‘African Leaders Fear Quit Because They Are Corrupt’
Friday, August 26, 2011
Chief Nkemayang Paul, a well known Cameroonian veteran journalist and Chief Executive Officer (CEO) of the Star Media in Cameroon said, a good number of African leaders don’t want to relinquish power simply because they are corrupt and have transformed leadership into an everlasting heritage.
Mr Nkemayang was presenting a paper on “Media Ethics in Election Reporting in West Africa” at the just-concluded commonwealth forum at the Sheraton Hotel and Spa in Brufut.
The Commonwealth media forum centered on “Media and Economic Development in a Globalising World” for participants to share experiences and ideas, that will pave the way for the enhancement of the role of the media in The Gambia.
He chastised African leaders for wanting to hand over power only to their family members. This, he added, results to the miseries the continent is faced with.
“It is a common place in West Africa whereby power is handed over along family lines because leaders want their sons to
continue sitting their ‘buttocks’ on the throne,” he said.
According to him, many leaders in Africa are ‘power hungry’ and do not want to hand over power to others, rather they prefer to die on the throne.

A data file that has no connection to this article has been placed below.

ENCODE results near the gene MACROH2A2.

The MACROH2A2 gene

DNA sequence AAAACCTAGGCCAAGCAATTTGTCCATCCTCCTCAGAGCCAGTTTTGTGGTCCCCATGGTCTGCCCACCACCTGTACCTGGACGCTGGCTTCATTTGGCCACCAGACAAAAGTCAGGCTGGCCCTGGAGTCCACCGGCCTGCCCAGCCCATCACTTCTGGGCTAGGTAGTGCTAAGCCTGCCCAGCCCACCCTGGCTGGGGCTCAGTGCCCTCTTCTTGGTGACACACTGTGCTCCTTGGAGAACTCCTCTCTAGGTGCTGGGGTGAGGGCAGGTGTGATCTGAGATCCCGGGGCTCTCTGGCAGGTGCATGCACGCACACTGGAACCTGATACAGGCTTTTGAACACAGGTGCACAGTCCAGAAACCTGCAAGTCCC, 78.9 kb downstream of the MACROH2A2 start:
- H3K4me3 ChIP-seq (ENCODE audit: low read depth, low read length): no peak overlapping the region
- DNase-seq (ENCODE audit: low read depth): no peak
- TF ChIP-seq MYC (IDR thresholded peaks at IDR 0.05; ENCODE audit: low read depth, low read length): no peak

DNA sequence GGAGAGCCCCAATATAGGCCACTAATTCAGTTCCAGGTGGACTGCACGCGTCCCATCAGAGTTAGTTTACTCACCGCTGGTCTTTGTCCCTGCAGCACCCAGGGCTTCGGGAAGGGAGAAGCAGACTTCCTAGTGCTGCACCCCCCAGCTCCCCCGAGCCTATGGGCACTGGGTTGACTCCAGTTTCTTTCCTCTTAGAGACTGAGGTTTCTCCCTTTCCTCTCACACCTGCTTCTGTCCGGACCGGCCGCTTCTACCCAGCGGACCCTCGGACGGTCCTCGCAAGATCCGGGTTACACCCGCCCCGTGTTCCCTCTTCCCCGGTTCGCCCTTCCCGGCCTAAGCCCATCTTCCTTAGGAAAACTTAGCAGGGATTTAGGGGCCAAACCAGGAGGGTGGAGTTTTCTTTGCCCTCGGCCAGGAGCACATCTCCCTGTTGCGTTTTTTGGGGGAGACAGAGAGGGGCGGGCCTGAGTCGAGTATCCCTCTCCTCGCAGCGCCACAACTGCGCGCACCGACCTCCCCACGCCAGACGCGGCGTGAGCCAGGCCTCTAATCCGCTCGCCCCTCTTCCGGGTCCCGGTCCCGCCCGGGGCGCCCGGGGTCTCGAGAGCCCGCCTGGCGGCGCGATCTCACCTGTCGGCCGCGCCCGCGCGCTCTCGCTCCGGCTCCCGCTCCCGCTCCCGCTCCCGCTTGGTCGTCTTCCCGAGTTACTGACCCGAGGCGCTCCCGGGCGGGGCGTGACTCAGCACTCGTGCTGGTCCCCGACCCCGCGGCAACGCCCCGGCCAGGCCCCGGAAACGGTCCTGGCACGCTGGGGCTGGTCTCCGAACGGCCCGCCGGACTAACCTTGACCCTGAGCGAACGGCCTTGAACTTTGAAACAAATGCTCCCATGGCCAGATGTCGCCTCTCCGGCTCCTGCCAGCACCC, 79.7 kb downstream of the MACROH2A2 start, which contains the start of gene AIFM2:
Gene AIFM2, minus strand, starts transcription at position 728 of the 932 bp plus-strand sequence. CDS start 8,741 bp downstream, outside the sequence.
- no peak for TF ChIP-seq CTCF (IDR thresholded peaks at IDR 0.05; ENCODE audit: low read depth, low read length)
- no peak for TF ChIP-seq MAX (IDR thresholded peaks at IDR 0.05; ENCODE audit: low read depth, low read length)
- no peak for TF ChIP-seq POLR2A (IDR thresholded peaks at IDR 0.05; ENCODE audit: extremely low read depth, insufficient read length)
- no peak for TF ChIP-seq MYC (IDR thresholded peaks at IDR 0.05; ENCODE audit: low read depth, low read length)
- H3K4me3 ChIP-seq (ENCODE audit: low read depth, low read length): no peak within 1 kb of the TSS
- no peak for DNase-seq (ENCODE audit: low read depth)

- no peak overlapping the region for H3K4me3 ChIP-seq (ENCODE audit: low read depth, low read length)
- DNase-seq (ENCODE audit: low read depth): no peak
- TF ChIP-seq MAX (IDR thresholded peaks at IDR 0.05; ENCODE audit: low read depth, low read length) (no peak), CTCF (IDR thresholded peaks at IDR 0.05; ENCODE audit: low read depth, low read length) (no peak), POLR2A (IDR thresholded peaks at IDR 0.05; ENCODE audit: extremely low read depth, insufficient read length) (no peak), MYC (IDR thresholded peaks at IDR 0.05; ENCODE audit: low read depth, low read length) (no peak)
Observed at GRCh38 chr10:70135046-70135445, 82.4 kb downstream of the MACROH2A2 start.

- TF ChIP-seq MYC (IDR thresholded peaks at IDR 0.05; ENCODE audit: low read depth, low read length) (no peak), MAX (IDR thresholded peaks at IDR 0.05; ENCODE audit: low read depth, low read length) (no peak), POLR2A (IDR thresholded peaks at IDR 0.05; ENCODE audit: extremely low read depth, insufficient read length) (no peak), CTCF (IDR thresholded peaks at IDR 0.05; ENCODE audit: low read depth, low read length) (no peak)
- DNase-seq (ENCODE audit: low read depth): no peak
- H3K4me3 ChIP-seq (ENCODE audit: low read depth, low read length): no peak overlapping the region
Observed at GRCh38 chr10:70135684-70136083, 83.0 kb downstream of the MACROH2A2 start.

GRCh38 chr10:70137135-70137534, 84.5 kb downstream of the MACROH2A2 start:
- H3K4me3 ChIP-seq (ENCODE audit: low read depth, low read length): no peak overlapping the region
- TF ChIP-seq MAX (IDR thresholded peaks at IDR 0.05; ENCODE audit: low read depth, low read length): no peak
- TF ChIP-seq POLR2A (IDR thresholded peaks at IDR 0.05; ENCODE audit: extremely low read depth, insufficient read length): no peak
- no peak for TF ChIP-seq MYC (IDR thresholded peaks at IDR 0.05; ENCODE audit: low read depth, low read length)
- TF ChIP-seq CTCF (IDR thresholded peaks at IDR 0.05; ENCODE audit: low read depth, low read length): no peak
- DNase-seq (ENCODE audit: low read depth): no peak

He further stated many leaders who are in power today in Africa are butchering the constitution in broad light.
“Every day in their lives, they only think of how to continue robbing their citizens,” he added.
“Most of them are not holding the principles of democracy and good governance. They are dictators.”
He cited Togo, Gabon, Equatorial Guinea, and to an extend Morocco as true examples of leadership by inheritance.
“All these countries that I mentioned,” he continued, “rule of law looks like an aberration and even trigger-happy security officials are used to secure the votes for the leaders in power.”
For him, “dictators in West Africa are in their numbers, they do everything within their might to subdue political opponents and corrupt journalists to dance to their rulers tune.”
In many parts of Africa, he said, journalists are often prevented by gun totting soldiers loyal to the regime in power from doing their job in election reporting.
In addition, the vast majority of the citizens live in land-locked enclaves stating that this situation makes it virtually impossible for journalists to give a clear picture of elections in such places.
These, he pointed out, calls for a lot of selflessness on the part of journalists to brave the ordeal of reaching such remote areas.
Author: Mamadou Edrisa Njie